Default database caching mode
By default, Oracle Database uses the default database caching mode when it performs full table scans.
If the Oracle Database instance determines that there's enough space to cache the full database in the buffer cache and that it's beneficial to do so, then the instance automatically caches the full database in the buffer cache.
If the instance determines that there isn't enough space to cache the full database in the buffer cache, it takes the following actions:
- Smaller tables that are less than two percent of the buffer cache size: Loads these tables into memory.
- Medium-sized tables: Analyzes the interval between the last table scan and the aging timestamp of the buffer cache. If the size of the table that was reused in the last table scan is greater than the remaining buffer cache size, caches the table.
- Large tables: Does not load these into memory unless you explicitly
declare the table for the
Force full database caching mode
Force full database caching mode enables you to cache the entire database in memory, which might provide substantial performance improvements when performing full table scans or accessing large objects (LOBs).
In default caching mode, Oracle Database doesn't always cache the underlying data when a user queries a large table. In force full database caching mode, Oracle Database assumes that the buffer cache is large enough to cache the full database and tries to cache all of the blocks that queries access. It succeeds when the size of the database is smaller than the database buffer cache size.
Oracle Database loads all data files into the buffer cache as they're accessed, including NOCACHE LOBs and LOBs that use Oracle Database SecureFiles.
Image source: Full DB In-Memory Caching.
When to use force full database caching mode
Consider using force full database caching mode in the following situations:
- The logical database size (or actual used space) is smaller than the individual buffer cache of each database instance in an Oracle Real Application Clusters (RAC) environment. This recommendation also applies to non-Oracle RAC databases.
- The logical database size is smaller than 80% of the combined buffer cache sizes of all of the database instances for well-partitioned workloads (by instance access) in an Oracle RAC environment.
- The database uses
NOCACHELOBs need to be cached. The
NOCACHELOBs are never cached unless force full database caching is used.
In the first three situations, you should monitor system performance periodically to verify that the performance indicators meet your expectations.
Note: When one Oracle RAC database instance uses force full database caching mode, then all of the other database instances in the Oracle RAC environment also use this mode. In a multitenant environment, force full database caching mode applies to the entire CDB, including all of its PDBs.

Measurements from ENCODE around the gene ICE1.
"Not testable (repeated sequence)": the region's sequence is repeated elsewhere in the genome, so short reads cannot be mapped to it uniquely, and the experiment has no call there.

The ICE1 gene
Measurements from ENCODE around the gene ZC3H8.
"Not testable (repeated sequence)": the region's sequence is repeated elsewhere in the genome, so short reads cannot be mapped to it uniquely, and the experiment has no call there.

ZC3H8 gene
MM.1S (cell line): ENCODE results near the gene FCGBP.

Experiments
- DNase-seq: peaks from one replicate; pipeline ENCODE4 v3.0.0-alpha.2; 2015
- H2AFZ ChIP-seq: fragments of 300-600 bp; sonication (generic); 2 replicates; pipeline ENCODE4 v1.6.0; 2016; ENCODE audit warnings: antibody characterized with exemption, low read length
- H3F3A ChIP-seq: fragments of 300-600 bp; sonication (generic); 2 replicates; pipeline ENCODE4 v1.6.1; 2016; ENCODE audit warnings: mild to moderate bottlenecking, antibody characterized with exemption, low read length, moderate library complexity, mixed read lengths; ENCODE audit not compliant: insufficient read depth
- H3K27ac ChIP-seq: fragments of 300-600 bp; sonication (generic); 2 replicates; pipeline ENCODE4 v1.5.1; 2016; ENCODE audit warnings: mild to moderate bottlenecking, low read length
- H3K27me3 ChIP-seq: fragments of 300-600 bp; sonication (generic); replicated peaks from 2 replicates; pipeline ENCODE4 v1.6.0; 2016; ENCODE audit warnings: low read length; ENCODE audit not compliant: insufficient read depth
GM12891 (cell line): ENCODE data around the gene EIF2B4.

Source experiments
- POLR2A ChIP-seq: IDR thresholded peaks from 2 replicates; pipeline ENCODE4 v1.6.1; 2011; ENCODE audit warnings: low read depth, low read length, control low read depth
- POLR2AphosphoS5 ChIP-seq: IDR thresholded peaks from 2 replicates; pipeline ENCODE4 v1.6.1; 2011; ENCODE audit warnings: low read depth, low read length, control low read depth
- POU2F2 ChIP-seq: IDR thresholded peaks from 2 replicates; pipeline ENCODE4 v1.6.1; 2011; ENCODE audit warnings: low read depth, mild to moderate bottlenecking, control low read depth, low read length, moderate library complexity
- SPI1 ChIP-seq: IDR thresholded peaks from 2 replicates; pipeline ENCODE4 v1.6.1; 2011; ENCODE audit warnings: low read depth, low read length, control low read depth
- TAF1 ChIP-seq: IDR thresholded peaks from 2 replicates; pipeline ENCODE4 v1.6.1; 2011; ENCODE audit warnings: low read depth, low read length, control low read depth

Set up and verify the database caching mode
First, check the database and memory size. You can exclude
as shown in the following example:
SQL> col size_mb format 9999 SQL> SELECT sum(bytes)/1024/1024 seg_size_mb FROM dba_segments where tablespace_name != 'SYSAUX'; SEG_SIZE_MB ----------- 4971
Use the following command to check the size of the buffer cache:
SQL> SELECT round(sum(cnum_set * blk_size)/1024/1024) size_mb FROM X$KCBWDS; SIZE_MB ------- 5283
Use the following steps to configure your database for force full database caching:
SQL> startup mount; Database mounted. SQL> ALTER DATABASE FORCE FULL DATABASE CACHING; Database altered. SQL> SELECT force_full_db_caching FROM v$database; FOR --- YES SQL> alter database open; Database altered.
Use the following steps to verify that force full database caching mode is enabled:
Use the following command to query the
SQL>SELECT FORCE_FULL_DB_CACHING FROM V$DATABASE;
The output is either
To enable force full database caching mode, use the following
ALTER DATABASE FORCE FULL DATABASE CACHING;
The command returns the following confirmation:
To disable force full database caching, use the following command:
SQL> ALTER DATABASE NO FORCE FULL DATABASE CACHING;
The command returns the following confirmation:
In summary, IM column store reduces the execution time for DML statements, and force full database caching mode offers significant performance improvements. For more information on Oracle Database's new performance-tuning features, check out the reports that Oracle Enterprise Manager (OEM) provides.
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The following sources were used as references for this blog post: